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Should Every Pro-Lifer Be a Vegetarian?
Considering Christian ethics for how we treat animals.

Charles Camosy

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In his recent National Review Online essay, “Pro-Life, Pro-Animal,” Matthew Scully cites the new book by Fordham University professor Charles Camosy, For Love of Animals: Christian Ethics, Consistent Action. (Read Mary Eberstadt’s introduction to the book here.) In it, Camosy considers a Christian’s stewardship obligations to the animals among us, based on Scripture, tradition, and political and cultural evangelical realities. You may not walk away from the book a vegetarian, but you will have considered some challenging questions. Addressing some of them, Camosy (whom you can follow on Twitter @nohiddenmagenta) talks with NRO’s Kathryn Jean Lopez about For Love of Animals from Franciscan Media

KATHRYN JEAN LOPEZ: What do pro-lifers and animal-rights activists have in common?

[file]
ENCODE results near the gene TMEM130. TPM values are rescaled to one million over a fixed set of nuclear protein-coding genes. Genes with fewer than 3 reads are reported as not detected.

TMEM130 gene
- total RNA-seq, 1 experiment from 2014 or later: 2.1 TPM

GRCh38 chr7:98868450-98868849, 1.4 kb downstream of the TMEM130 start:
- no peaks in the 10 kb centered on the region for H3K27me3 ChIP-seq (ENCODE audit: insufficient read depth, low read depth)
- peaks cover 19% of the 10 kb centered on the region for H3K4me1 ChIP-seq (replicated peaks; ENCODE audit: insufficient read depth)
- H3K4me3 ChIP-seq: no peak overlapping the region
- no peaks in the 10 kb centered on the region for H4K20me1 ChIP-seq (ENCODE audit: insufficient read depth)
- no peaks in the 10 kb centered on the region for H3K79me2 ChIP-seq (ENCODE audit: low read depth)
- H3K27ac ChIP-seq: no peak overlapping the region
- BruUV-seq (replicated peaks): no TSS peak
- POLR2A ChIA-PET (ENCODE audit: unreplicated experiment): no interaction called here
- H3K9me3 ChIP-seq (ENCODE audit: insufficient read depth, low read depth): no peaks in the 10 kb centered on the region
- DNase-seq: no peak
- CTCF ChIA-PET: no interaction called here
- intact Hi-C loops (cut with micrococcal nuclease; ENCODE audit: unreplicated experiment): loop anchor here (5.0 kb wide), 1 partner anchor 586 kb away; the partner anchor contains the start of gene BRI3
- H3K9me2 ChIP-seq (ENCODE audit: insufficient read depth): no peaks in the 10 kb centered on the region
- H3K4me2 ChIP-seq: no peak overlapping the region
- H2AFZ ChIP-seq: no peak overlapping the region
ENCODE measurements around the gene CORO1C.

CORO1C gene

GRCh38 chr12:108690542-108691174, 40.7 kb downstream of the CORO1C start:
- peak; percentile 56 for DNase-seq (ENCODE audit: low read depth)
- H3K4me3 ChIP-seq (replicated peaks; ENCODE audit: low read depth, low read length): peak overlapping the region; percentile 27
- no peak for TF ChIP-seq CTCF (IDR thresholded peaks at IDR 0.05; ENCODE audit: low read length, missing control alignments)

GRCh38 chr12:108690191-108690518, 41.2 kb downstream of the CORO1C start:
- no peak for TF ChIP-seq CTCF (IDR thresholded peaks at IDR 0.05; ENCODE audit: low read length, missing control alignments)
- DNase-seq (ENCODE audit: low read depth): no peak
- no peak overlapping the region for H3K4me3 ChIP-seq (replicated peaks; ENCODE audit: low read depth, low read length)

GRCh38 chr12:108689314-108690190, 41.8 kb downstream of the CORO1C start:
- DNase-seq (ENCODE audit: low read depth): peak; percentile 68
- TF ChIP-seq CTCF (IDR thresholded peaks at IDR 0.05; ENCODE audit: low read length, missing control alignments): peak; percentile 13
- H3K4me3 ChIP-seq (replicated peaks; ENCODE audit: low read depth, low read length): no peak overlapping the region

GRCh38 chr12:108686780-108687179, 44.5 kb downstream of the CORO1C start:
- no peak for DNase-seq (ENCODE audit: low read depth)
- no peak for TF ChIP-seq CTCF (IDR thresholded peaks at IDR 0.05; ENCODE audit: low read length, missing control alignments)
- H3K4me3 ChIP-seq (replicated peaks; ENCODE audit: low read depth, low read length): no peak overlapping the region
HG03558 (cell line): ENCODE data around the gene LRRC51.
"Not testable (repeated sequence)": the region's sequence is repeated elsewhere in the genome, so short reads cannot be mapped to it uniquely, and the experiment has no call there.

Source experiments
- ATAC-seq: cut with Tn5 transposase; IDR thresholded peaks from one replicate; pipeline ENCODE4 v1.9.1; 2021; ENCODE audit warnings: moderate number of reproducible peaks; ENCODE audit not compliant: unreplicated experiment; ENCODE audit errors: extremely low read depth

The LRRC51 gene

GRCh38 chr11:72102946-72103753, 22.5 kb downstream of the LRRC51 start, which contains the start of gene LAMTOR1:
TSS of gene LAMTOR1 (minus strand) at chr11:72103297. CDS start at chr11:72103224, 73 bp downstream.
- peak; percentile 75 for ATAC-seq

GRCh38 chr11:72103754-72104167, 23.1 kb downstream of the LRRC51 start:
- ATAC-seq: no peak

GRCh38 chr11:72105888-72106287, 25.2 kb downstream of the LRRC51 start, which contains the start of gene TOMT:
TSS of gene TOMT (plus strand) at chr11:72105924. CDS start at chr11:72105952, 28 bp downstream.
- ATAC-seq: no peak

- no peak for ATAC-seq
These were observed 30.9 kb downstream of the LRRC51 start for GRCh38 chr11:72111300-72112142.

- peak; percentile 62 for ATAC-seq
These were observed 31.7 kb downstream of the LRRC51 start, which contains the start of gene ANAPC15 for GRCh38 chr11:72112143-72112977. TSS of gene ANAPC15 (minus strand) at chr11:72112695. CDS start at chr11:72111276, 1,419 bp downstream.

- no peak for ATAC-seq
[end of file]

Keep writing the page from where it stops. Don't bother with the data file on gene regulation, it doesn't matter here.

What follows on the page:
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CHARLES CAMOSY: As a pro-lifer who strongly opposes abortion, one thing which frustrates me to no end is that merely holding my position is often identified with activism and extremism. “Oh, you’re one of those people who blow up clinics and yell at women,” I’m told. Of course, over half of the U.S. identifies as pro-life, so this caricature is unfair and irresponsible. It is nevertheless used to good effect by some pro-choicers to marginalize the views of their opponents in the public square. But something similar happens to those of us who are concerned about the welfare of non-human animals. We are caricatured as “animal-rights activists,” and this conjures up similar images of extremism. But there are many millions of vegetarians in the United States, and many millions more who will only eat meat from animals who were treated well. So, one of several things that pro-lifers and those who are concerned for animals have in common is that our opponents, rather than engage our arguments, will often simply try to paint us as extremists who shouldn’t be taken seriously.